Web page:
Governor West today characterized al
leged statements that certain hotels in
Milwaukie were Immune from prose'
cution because he had granted therh
charters as absurd. He said the state
ments had been made by officials of the
"This office cannot grant charters of
any kind to anyone," said the Governor.
"If either of the hotels hold charters
of any kind they could have been ob
tained only through the hotels having
been incorporated under the laws of the
Btate throueh the corporation depart
ment. 8uch a charter, however, would
not give protection to anyone connect
ed with the organization if such per
son were found violating: the criminal
laws of the state or ' municipality, as
the officers and others connected with
these resorts are subject to the crimi
nal laws of the state and any other
contention is childish."
SELF DEFENSE PLEA
Mrs. Grier, Who Shot Hus
band, Tells of Threats.
OTHER ATTACKS ASSERTED
Brutal Treatment Through Married
Life Is Declared and Shooting;
Will Be Held Due to Fear of
5Ian Who Maltreated Her.
ALBANY. Or.. Dec. 12. (Special.)
That she ahot in self-defense will be
the ground on wnlch Vada Grier will
seek to justify the killing: of her hus
band. Frank Orier, when she is placed
on trial for murder in tho second de
gree in the Circuit Court here next
week. This was indicated in.the open
ins; statement of the case by her coun
The defense wiii maintain that Grier
started toward her with a pitchfork
at first and then reached toward his
hip-pocket with a threat to "finish
her," and that because of his allegred
conduct in inflicting; physical injury
on her before she thought it necessary
to fire to save her life. Grier was
found to be unarmed after the shooting-,
but the defense will maintain that
from appearances Mrs. Grier was led
to believe her life was in danger.
That more than one person saw the
shooting: was developed in the open
ing: statements yesterday. While S. G.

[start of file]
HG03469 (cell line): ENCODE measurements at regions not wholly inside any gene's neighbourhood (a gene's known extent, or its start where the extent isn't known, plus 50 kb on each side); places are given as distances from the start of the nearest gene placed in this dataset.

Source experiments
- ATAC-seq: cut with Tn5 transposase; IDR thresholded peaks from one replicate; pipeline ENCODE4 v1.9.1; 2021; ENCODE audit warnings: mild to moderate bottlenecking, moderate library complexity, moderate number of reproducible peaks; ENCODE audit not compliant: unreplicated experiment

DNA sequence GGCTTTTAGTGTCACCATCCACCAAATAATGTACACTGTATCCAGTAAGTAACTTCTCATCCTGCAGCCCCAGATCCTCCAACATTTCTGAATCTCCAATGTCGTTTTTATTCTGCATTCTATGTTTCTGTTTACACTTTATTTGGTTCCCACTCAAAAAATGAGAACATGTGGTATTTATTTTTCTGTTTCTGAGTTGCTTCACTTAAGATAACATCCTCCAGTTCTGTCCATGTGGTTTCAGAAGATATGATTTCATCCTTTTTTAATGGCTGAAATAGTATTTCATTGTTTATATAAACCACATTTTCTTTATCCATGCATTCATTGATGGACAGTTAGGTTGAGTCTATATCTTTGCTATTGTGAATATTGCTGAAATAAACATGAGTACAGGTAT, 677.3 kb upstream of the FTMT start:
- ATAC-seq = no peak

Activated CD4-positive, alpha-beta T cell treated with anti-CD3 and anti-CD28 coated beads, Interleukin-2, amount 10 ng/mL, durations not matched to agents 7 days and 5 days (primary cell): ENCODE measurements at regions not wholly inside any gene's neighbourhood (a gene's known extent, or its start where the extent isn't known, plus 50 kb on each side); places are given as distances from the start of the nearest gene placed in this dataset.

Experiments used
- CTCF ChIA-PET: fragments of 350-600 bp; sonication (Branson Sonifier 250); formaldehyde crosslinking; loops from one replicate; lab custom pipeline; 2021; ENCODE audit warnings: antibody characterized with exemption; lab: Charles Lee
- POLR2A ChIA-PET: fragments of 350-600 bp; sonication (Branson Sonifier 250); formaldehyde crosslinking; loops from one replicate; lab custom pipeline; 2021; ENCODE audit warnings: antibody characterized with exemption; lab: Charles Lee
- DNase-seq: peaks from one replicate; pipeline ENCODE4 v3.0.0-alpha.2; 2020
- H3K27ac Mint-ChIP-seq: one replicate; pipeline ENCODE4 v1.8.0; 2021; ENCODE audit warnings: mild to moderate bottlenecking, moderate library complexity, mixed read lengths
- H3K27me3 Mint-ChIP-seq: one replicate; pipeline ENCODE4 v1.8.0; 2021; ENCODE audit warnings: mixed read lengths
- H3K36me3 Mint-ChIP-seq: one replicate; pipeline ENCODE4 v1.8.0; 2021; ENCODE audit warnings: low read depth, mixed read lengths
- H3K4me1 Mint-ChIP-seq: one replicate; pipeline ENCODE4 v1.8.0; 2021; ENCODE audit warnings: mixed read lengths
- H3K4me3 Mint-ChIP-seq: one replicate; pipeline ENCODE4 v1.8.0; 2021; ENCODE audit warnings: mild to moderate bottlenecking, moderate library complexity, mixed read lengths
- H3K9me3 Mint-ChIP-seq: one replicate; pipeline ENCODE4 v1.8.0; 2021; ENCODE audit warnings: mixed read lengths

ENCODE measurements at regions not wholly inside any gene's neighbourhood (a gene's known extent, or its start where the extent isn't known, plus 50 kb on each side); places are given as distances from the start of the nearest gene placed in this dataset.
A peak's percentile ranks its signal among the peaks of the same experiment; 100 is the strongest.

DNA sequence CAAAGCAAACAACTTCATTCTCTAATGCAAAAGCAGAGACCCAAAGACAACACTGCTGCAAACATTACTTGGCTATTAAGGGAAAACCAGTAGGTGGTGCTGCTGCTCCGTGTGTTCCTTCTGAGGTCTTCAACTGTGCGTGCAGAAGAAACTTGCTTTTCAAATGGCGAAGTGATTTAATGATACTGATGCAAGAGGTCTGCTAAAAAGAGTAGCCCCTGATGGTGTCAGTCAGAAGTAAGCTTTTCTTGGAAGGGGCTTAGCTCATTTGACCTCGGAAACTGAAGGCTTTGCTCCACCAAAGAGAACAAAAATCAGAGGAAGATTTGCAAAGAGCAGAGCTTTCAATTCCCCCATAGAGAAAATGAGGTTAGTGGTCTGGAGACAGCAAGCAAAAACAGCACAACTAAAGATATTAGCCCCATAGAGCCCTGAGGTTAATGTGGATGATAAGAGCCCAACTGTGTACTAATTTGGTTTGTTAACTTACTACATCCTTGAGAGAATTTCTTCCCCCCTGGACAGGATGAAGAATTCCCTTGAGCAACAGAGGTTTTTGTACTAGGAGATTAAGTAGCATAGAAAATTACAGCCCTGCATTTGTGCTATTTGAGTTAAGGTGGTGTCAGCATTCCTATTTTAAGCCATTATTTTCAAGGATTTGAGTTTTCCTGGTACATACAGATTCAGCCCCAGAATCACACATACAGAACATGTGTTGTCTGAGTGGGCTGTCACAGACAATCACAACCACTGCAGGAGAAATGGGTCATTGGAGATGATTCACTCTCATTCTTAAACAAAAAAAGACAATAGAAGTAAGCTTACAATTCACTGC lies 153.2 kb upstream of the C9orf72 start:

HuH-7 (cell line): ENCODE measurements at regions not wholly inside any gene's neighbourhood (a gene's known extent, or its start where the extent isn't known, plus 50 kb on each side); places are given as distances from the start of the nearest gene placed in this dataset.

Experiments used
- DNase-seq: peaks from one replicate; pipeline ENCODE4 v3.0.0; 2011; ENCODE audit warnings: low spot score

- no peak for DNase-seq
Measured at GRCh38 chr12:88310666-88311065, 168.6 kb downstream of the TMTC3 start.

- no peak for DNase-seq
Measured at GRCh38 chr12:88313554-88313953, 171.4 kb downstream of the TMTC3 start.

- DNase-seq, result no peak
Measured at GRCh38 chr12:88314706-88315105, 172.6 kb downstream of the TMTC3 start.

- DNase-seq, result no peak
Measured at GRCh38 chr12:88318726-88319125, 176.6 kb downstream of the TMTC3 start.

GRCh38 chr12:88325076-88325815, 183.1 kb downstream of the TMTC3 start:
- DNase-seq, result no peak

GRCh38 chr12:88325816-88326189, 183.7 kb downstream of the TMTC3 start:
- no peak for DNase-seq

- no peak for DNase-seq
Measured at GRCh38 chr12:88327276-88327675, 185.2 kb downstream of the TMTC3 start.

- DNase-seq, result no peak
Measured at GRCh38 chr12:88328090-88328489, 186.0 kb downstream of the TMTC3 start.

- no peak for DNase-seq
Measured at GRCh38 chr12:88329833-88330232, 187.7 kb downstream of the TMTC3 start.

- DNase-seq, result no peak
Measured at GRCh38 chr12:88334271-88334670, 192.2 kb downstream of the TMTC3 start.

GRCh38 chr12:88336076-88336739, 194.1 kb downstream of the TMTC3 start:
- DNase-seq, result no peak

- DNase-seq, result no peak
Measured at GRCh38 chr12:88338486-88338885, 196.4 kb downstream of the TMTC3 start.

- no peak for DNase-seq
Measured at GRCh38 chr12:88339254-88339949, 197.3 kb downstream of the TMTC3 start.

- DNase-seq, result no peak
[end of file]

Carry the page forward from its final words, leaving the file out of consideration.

Wilson was the only person at the
scene, it appears that at least two
others saw part of the events which
culminated in Frank Orler's death at
the ha mis of his wife. That the woman
fired several shots in addition to the
one which sent the death-causing- bul
let into her husband's abdomen also
Cave. Delayed For Convenience.
Because, owing; to the few trains be
tween Albany and Mill City and their
time of running, the large number or
witnesses in the ccse would have had
to come to Albany tonight and remain
over Sunday if the case had begun
Monday morning, the introduction of
evidence will not begin until Tuesday
morning-. Monday will be devoted to a
view of the premises where the Khoot-
lne; occurred. The jury will so to Mill
City for that purpose Monday morn
ing-. Judsre Kelly, before whom the
case will be tried, will (ro with the jury
nd take personal charare of the in
District Attorney Hill, in making the
openingr statement of the case on be
half of the- state, after the Jury had
been impanelled yesterday, said that
Grier was delivering hay which he had
sold to S. G. Wilson, at the time of
the tragredy. He said that Grier owned
two tons of hay in a barn on a place
where Grier had lived before he end
his wife had separated a few weeks
before. Grier and Wilson had hauled
one load of hay from the barn and had
crone back for a second load when the
Deliberation Is Charged.
"The defendant knew th:.t Grier had
been at this barn." said. Mr Hill, "and
was there armed with -a rifle when he
returned. Orier and Wilson came up
and had backed the wagon around to